Mubarak is Out: Long Live (The Army) Egypt!

2/12/11 – carlos

Egypt’s Revolution:

You Can Put Lipstick on the Pig,

I Still Won’t Kiss It

Who are these men and will they be here in a year?

Well, the thrill still lingers as Egypt basks in the glow of having removed a dictator.  I don’t see it that way.  Mubarak had been in charge for too long.  There was pressure from below to rid the country of an 89-yo despot.  There is a younger generation of apparatchiks waiting in the wings for their share of the good life.

Does the new regime (nominally the army) have any credibility or is it just the passing of the graft to a new generation?  Cynicism isn’t the same as realism – except that sometimes it is.  Look at the faces above:  try to identify the altruists who owe no political debts to anyone.

Wait a year and look again.  This is how a revolution can be stolen.  A revolution demands that the old infrastructure must be dismantled and a new on be rebuilt.

First on the list is the intelligence/secret police apparatus.  Who has been informing on whom?  As long as this group continues to exist, it is sure to be reconstituted.

Egypt needs new faces.  I read there are thousands of college educated but undereducated Egyptians available but, lacking political connections, remain unemployed.  Egypt has a wealth of talent that must be utilized and free reign must be given to political parties to compete.  Is this not what democracy demands?

I am not particularly impressed with democracy because of the short-sighted control of the process by ill-informed and easily led people.  However, one hopes that extremes, like a bell once rung, dampens over time and an equilibrium reached.

Friday, 2/11/11 – Carlos

Mubarak Is Out!

The dam has broken!  Let the chaos begin.  While the intoxicating transcendent glow of the people’s victory as an unanticipated standing wave of the Egyptian people sway and kneel and rise as one unbroken spirit in the streets of Cairo, Alexandria, and other cities in Egypt, the refractory period begins.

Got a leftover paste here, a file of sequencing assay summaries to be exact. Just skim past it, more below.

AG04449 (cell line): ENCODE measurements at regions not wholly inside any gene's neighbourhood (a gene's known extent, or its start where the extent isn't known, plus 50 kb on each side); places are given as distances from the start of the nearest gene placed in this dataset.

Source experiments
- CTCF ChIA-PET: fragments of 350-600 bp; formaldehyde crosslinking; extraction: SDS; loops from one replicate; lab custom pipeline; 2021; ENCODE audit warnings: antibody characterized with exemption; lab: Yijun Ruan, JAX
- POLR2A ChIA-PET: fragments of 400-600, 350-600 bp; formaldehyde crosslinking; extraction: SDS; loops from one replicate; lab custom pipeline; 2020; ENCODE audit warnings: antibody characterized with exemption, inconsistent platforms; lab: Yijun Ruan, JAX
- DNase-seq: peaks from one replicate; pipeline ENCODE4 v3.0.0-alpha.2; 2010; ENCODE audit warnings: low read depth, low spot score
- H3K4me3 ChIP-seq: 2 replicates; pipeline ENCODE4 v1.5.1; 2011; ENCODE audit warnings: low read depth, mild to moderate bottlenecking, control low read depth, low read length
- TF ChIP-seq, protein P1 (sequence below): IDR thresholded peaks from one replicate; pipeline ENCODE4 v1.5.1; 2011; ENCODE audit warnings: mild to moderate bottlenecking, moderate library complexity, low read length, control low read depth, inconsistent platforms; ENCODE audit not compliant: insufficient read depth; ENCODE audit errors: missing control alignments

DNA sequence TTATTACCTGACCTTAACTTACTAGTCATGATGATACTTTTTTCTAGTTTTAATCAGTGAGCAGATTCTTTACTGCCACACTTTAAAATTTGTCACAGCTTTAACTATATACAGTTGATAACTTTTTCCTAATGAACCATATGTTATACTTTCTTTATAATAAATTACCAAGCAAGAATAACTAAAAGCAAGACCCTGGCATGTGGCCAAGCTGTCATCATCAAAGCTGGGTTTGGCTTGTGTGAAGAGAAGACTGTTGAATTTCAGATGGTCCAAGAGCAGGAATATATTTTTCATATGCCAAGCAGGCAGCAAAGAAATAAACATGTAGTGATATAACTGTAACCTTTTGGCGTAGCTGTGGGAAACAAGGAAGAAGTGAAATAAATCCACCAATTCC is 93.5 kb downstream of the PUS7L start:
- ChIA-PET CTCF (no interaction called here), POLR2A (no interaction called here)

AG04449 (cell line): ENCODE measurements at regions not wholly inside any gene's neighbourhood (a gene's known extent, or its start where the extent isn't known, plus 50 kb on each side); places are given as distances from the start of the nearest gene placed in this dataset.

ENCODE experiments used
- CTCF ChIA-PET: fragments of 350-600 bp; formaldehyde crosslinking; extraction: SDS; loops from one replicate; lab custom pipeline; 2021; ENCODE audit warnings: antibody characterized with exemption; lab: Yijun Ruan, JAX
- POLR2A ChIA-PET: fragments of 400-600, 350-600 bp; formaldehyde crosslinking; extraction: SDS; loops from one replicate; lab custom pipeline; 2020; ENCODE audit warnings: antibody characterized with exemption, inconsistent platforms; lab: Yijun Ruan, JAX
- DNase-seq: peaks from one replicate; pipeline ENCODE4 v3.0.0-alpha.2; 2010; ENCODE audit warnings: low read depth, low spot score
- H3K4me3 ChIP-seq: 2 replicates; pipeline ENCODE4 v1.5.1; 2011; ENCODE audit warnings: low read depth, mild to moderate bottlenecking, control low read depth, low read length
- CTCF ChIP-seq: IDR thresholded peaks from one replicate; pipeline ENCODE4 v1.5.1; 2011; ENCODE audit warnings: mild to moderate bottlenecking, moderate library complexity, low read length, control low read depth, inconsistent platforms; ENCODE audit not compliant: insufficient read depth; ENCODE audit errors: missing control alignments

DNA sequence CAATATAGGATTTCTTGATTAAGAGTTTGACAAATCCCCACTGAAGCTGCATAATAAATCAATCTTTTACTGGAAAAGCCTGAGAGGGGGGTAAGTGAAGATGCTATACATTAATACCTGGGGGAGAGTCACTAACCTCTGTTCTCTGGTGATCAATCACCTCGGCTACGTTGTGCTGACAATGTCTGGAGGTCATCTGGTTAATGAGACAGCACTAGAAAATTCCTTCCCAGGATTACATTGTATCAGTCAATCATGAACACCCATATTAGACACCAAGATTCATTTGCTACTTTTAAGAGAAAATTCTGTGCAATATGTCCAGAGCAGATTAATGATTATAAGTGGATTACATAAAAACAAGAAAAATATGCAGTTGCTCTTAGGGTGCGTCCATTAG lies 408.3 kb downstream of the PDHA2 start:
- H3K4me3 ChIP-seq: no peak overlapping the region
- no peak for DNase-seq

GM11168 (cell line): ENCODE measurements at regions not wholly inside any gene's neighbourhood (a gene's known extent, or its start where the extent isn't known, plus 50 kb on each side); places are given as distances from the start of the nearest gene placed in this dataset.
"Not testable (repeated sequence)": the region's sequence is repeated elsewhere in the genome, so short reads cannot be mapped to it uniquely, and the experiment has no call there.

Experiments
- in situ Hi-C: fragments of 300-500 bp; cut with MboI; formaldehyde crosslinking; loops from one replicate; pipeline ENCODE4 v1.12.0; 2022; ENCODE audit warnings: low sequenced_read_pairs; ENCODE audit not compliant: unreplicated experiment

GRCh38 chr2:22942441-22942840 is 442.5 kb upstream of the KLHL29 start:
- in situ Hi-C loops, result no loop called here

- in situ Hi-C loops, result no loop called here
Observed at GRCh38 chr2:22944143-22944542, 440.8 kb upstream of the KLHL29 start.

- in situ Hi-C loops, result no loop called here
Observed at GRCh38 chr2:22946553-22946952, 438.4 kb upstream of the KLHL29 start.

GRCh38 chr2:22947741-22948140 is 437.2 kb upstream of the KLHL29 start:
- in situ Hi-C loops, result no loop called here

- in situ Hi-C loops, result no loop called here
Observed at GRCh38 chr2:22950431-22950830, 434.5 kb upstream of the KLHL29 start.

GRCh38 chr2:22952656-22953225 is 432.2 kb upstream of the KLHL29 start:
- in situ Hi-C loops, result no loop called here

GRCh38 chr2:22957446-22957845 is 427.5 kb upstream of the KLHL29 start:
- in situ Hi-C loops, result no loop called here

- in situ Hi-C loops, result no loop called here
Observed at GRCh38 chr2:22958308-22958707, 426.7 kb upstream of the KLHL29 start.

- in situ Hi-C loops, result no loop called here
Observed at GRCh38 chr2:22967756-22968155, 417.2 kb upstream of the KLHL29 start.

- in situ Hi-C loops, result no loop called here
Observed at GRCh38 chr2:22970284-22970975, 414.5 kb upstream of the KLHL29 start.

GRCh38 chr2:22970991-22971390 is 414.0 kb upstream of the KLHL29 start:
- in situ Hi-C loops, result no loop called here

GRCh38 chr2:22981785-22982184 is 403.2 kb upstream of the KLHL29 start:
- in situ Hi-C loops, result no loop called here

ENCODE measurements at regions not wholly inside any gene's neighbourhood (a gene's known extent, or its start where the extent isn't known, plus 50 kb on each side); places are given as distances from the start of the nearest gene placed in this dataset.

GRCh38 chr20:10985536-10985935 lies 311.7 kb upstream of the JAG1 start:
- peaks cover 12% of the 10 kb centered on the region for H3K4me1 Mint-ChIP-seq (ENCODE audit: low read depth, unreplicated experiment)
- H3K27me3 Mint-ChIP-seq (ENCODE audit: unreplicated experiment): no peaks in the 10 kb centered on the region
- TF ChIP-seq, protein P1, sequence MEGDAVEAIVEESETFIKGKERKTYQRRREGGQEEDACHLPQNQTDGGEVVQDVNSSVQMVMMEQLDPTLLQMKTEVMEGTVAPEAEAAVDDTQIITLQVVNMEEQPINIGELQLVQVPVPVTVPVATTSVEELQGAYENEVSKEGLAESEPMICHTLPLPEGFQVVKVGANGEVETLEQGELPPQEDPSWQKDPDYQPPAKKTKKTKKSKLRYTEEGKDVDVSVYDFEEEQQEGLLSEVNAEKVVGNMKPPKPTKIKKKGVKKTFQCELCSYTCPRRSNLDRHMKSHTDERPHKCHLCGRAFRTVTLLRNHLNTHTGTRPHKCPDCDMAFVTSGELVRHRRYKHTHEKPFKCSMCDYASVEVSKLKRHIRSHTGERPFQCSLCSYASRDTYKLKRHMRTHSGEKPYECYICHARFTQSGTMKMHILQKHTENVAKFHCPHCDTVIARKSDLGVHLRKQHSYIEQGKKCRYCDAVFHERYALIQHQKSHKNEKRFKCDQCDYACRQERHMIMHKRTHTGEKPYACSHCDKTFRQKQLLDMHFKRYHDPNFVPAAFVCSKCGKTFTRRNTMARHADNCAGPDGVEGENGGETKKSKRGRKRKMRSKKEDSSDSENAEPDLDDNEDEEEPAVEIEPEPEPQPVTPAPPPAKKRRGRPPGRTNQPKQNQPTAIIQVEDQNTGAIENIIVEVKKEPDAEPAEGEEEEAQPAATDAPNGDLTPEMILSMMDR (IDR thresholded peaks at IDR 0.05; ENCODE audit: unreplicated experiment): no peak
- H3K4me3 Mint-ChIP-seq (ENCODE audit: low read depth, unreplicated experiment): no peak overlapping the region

The existing constitution is moot and chaos reigns.  The armed forces are in control but who is in control of the army?  There may arise another Pericles, who through actual force of personality, preternatural genius, and genuine concern for the commonweal will rise to form a government of national conciliation, but these men are, rare perhaps once in a millennium.

In the post-orgasmic reflection of Mubarak’s leaving, much continues to happen in Egypt.  Instead of the smell of charcoal cook fires, the smell of fear is on the wind. The ruling class that had been so secure for so many years has been shaken to the core.  “If this can happen to Mubarak, where stand we?”  Ask the wealthiest of Egypt and many will have a suitcase packed beside the door.

If the flag grade military officers are purged of those who conspired with Mubarak to oppress the people, the revolution may succeed.  If so, those civilians who blatantly formed the bulwark of the Mubarak regime will become some of the most vocal supporters of the revolution.  This is one dimension of the future.

A managing class will survive.  Without managers it is impossible to succeed.  Their hands will be gloved to hide the stains of bygone years.  A core of capable people and civil servants must be retained.  The country must have its infrastructure reconstituted.

One of the worst mistakes of the American invasion of Iraq was the disbanding of the army and the gutting of the civil service.  It left an army of disaffected armed men and civil servants nominally of the Ba’ath persuasion unemployed and armed.